WASHINGTON—Republicans in Congress are trying to figure out how to best respond to President Donald Trump’s pro-life call to action in Tuesday’s State of the Union address.
“To defend the dignity of every person, I am asking the Congress to pass legislation to prohibit the late-term abortion of children,” the president said in his speech to a joint session of Congress. His prepared remarks added “who can feel pain in the mothers womb” after the word “children,” but the audience burst into applause before he could finish the sentence.
Legislation to protect unborn babies who can feel pain passed in the House last year but failed to gain the 60 votes needed to advance in the Senate. The Pain-Capable Unborn Child Protection Act would safeguard babies after 20 weeks of pregnancy. Sen. Lindsey Graham, R-S.C. reintroduced the act in January, but the bill hasn’t been brought up in the House yet, which is now under Democratic control. Despite Republican gains in the Senate in last fall’s midterm elections, the measure still probably doesn’t have enough support to break the needed 60-vote threshold in that chamber.
Only about 1.4 percent of abortions happen after 21 weeks, but that has not prevented pro-abortion advocates from pushing expanded access to late-term abortion. In his Tuesday speech, Trump condemned New York state lawmakers who, on the Jan. 22 anniversary of the Supreme Court’s Roe v. Wade decision, “cheered with delight upon the passage of legislation that would allow a baby to be ripped from the mother’s womb moments before birth.” The president also blasted recent remarks by Virginia Gov. Ralph Northam in support of a similar bill in Virginia.
Meanwhile, voters are overwhelmingly on the side of restricting late-term abortion. A new Marist poll showed that about 75 percent of Americans, regardless of whether they identify as pro-life, want abortion restricted to the first trimester of pregnancy.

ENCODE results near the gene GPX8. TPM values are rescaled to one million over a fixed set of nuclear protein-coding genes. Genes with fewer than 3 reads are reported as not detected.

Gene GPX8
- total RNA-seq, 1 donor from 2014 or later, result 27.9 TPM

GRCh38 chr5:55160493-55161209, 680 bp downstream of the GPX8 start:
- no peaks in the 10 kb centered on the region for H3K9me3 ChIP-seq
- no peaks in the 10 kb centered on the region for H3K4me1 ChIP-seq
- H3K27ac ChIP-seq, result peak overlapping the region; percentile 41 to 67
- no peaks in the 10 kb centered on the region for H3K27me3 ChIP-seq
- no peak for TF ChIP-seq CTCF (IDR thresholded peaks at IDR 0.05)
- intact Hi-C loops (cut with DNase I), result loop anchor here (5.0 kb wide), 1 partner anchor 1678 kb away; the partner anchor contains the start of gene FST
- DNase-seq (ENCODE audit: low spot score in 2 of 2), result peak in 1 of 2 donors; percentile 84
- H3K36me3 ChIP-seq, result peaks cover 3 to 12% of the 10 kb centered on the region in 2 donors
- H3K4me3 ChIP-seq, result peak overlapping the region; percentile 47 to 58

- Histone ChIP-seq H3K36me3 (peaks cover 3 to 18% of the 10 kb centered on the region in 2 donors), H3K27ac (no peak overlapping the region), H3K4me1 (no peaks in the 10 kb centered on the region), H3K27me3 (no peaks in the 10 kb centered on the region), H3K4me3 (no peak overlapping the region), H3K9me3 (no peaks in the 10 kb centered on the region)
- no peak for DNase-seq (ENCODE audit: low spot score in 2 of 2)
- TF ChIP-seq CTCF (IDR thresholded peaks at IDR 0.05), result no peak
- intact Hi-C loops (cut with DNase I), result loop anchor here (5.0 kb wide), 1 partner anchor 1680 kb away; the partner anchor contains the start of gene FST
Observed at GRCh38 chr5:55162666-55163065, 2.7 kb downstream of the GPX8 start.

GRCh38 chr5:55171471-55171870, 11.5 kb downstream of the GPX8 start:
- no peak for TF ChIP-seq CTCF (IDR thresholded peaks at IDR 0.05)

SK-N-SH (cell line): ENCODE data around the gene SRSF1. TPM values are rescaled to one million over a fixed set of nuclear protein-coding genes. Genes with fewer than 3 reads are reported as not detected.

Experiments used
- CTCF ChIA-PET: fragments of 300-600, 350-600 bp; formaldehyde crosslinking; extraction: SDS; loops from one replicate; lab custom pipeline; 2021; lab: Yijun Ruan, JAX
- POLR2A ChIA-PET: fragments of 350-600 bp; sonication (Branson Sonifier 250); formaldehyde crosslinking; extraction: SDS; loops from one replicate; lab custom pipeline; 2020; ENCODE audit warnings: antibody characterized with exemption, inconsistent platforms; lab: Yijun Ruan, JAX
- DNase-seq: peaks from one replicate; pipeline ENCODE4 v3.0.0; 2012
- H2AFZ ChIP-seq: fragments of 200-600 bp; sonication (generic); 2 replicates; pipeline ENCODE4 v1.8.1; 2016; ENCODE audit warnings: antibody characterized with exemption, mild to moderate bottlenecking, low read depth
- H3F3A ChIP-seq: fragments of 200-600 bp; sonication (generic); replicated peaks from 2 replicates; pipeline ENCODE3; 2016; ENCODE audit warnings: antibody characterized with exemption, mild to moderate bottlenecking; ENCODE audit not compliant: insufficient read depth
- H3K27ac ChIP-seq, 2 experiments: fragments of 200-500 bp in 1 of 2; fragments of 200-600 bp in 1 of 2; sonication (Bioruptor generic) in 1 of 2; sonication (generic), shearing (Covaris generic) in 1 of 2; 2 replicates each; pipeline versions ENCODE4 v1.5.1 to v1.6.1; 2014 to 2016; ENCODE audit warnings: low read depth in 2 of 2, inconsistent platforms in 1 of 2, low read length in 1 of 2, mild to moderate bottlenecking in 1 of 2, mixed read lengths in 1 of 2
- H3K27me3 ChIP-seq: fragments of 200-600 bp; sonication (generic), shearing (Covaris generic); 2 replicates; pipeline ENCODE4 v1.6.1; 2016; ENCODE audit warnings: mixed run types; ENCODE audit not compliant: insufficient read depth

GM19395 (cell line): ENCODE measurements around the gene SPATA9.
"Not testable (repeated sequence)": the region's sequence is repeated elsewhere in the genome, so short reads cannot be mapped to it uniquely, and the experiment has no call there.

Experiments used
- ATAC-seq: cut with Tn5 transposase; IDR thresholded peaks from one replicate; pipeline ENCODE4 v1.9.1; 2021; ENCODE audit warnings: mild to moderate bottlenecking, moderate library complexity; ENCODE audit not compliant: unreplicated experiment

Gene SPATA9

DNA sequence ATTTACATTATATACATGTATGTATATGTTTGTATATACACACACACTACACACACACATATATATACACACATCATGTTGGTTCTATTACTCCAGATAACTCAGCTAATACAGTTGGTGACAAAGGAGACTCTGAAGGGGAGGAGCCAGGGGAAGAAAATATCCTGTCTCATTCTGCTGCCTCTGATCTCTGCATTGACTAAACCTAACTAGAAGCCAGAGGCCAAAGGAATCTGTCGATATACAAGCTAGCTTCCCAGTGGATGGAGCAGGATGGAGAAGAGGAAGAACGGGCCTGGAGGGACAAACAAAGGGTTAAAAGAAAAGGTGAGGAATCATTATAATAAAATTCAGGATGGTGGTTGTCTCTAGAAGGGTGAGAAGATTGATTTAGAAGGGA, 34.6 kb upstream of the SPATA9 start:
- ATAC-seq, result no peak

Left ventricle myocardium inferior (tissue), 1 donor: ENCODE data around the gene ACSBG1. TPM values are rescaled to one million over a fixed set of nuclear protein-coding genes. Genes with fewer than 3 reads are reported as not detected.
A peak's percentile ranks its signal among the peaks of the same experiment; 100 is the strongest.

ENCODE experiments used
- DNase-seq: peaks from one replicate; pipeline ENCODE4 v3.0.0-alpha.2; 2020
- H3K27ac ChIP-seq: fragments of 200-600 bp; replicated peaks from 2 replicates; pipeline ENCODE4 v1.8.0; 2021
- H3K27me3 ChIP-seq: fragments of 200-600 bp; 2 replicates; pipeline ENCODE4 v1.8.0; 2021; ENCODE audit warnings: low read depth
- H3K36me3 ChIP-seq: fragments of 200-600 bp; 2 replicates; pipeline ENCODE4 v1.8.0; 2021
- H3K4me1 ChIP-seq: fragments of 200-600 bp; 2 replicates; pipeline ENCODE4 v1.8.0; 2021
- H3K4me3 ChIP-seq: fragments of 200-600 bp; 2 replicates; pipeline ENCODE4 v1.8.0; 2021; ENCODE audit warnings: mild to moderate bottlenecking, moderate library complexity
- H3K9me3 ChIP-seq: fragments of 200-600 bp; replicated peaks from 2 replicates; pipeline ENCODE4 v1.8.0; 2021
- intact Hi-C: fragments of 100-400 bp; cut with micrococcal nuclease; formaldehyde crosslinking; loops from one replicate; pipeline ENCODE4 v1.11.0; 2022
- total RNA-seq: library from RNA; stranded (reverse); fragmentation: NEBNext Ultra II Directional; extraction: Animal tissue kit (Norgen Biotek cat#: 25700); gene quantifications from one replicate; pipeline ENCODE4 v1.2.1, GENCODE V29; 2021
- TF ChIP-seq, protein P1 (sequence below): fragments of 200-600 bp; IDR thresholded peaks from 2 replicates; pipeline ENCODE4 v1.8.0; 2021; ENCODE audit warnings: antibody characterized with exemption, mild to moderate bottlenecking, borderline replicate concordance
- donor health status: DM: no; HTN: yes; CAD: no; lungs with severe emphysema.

Pro-life advocates say they hope Congress will capitalize on support from the public and the White House to bring legislation that protects unborn babies to a vote.
On Monday, Sen. Ben Sasse, R-Neb., called for a unanimous consent vote in the Senate on the Born Alive Abortion Survivors Protection Act, a bill that would have made it a crime not to give babies who survive abortions the same amount of medical care as any newborn. A unanimous consent vote would have allowed the measure to pass if no one voiced an objection, but Sen. Patty Murray, D-Wash., blocked the vote.
Rep. Ann Wagner, R-Mo., on Wednesday introduced a House version of the Born Alive bill, which also failed to pass by unanimous consent. House Minority Leader Kevin McCarthy, R-Calif., said his party will continue to ask for unanimous consent every day for 30 days. “We’ll ask again, and again, and again,” he said. “It’s not a partisan issue—it’s about saving lives.”
House Minority Whip Steve Scalise, R-La., a co-sponsor of the Born Alive bill, said that after 30 days he will file a petition to discharge it from committee and bring it to the floor. The move would circumvent Democratic leadership and would put every House member on record on the issue. The catch is that the petition needs 218 signatories.
Tom McClusky, president of March for Life Action, told me the fight to gain signatures would place pressure on Democrats in competitive districts. But pro-life legislation is unlikely to make it to the floor of the House, where Democrats hold 235 seats to 199 for Republicans.
“Nowadays, when it comes to the life issue, there’s no such thing as bipartisanship for Democrats,” said McClusky, who added that though some Democrats, such as Joe Manchin of West Virginia, support protections for unborn babies, the party as a whole has moved into extremism on the life issue. “This is not safe, legal, and rare by any means.”
Though passing pro-life legislation in a divided Congress might not be possible, Steven Aden, chief legal officer for Americans United for Life, said he believes Trump’s remarks and renewed pro-life efforts by legislators could make abortion a central issue during the 2020 presidential race.
“Its going to be an interesting 2020 race,” he told me. “Most voters who voted for the president because of the Supreme Court nomination issue—and there were many of them—most of them did so because of the pro-life issue, specifically desiring to see Roe overturned. … I think we’ll see the volume turned up on that as we head into 2020.”